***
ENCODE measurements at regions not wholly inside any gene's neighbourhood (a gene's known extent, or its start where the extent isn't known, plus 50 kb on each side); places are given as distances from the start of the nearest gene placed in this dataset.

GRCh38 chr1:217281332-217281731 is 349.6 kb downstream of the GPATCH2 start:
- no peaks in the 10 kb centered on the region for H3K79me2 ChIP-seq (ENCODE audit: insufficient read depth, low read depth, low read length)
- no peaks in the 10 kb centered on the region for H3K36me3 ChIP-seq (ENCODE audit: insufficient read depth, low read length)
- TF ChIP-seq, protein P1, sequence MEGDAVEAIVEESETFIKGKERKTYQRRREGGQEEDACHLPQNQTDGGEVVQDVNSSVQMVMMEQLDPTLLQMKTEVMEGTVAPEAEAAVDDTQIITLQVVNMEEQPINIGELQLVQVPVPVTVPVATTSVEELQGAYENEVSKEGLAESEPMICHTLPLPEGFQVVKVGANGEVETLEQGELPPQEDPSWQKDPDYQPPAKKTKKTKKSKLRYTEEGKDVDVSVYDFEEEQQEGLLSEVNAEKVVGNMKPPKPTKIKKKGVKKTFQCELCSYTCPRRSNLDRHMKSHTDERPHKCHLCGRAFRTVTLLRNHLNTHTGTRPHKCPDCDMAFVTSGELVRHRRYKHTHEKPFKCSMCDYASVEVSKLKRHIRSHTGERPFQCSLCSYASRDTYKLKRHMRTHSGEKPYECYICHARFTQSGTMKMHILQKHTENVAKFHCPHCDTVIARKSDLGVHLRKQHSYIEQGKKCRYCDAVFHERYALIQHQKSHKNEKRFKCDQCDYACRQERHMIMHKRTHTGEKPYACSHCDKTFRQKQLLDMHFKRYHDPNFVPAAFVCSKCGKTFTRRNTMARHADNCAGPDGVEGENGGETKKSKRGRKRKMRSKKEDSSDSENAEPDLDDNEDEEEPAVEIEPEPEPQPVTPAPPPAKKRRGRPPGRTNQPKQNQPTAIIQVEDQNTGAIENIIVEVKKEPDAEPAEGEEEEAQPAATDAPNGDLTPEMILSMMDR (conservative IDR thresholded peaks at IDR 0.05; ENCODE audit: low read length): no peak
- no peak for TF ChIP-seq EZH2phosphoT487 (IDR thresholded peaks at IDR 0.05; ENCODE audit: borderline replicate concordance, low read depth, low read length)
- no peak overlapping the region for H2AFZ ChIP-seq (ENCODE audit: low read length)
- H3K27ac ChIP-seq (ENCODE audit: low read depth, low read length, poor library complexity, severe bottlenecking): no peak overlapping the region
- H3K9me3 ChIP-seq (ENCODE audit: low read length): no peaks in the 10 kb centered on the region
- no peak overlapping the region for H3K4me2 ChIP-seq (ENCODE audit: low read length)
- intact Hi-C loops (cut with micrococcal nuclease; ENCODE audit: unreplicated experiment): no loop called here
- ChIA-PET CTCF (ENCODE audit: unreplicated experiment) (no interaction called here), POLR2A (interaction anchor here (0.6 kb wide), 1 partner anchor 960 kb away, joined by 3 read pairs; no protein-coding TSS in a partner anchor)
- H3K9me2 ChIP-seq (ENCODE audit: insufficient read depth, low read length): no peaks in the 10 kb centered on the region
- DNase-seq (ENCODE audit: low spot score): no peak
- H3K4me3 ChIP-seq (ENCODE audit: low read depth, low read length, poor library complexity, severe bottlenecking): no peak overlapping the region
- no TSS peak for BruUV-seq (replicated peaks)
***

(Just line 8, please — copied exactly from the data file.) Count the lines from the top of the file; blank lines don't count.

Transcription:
- H3K27ac ChIP-seq (ENCODE audit: low read depth, low read length, poor library complexity, severe bottlenecking): no peak overlapping the region